The companies proposing what would be the nation’s largest rail-to-marine oil transfer terminal on Thursday showed off new reinforced oil rail cars that exceed new federal standards at an invitation-only event at the Port of Vancouver, in their most direct response to public concerns about safety issues related to the terminal.
At the same time, officials with Vancouver Energy — the Tesoro Corp. and Savage Cos. partnership that is proposing the oil terminal at the port — released the results of a new poll showing that 68 percent of registered voters in Clark County support building the oil terminal.
A big reason for that support is “the economic benefits” the project will bring, Jared Larrabee, vice president and general manager for Savage, told at least 60 attendees during Thursday’s media event, where the crowd included port leaders, BNSF Railway officials, members of local business groups and others. The event featured brief speeches and question-and-answer sessions.
The trains on display exceed new federal rules imposed amid public concerns about a string of oil train accidents, some of which caused explosions. Nathan Savage, senior vice president and group leader for Utah-based Savage, which would operate the oil terminal, touted the company’s strong safety record across different states. “Safety is at the heart of integrity,” he said.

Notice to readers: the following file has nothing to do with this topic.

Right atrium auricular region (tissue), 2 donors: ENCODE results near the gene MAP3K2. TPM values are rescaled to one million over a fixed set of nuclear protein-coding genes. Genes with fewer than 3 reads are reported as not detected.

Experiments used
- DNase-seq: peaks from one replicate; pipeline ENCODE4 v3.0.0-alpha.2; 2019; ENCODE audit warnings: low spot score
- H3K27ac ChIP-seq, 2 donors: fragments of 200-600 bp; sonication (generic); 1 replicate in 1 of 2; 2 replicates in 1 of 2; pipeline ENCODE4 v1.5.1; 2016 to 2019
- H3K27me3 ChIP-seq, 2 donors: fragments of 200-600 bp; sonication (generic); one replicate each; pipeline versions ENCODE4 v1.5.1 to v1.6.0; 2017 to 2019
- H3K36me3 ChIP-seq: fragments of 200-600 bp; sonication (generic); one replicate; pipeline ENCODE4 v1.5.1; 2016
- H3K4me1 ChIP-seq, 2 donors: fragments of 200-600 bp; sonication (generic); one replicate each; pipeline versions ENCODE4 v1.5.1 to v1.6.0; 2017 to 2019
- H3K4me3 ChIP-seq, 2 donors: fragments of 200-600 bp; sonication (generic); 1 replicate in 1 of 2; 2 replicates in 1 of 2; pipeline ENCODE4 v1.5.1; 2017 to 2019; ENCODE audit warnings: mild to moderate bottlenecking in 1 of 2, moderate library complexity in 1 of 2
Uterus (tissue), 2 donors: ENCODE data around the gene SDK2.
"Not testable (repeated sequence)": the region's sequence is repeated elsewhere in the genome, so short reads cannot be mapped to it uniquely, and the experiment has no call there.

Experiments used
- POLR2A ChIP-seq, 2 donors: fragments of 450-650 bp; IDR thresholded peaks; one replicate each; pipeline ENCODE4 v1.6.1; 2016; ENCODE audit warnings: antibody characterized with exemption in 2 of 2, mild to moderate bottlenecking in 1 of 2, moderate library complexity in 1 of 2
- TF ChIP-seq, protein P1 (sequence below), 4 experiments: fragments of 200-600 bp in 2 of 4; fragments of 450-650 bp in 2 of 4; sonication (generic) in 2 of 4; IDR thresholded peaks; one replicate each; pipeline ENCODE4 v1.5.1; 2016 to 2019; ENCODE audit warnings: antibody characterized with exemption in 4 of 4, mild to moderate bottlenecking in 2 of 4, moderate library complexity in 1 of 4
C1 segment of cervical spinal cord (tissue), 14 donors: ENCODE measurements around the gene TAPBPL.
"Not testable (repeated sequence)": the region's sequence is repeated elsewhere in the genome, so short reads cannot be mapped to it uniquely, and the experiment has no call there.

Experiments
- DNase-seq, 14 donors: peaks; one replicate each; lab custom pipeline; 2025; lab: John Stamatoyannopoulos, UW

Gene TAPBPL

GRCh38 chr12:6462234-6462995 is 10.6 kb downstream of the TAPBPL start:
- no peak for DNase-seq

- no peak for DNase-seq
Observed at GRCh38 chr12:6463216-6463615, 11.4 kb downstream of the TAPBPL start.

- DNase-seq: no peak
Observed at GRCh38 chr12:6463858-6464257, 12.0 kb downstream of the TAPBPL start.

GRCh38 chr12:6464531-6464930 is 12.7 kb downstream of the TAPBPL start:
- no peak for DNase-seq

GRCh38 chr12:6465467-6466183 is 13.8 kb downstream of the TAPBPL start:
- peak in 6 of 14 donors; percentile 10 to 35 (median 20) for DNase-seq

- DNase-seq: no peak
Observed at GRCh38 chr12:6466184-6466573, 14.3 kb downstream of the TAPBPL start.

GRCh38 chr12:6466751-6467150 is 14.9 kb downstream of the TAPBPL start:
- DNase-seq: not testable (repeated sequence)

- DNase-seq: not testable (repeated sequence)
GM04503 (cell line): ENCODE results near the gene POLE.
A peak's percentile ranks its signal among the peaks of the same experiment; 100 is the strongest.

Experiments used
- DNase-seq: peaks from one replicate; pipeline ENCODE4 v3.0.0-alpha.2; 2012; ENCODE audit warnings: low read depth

Opponents of the oil terminal pushed back on multiple fronts. They said at a nearby protest site and in interviews that neither the new federal regulations nor the limited number of Tesoro’s new rail cars go far enough to protect the public. Some critics questioned the invitation-only nature of Thursday’s event, which took place at the port’s Terminal 5, where rail tracks would be used as part of the oil-handling facility’s operations.
At least 20 people gathered along and on either side of the nearby Northwest Gateway Avenue overpass for peaceful protests. Members of the Vancouver Police Department were on hand. Don Steinke, a Vancouver resident, held a sign that listed a number of opponents of the oil terminal, including the city of Vancouver, tribal and faith groups, and the Washougal School District.
Steinke said oil tank cars, including Tesoro’s new ones, are resistant to punctures only at much lower speeds than are now allowed, including trains traveling into east Clark County. “It’s beyond time to address climate change,” Steinke added. “We can’t fight climate change by building more fossil fuel terminals.”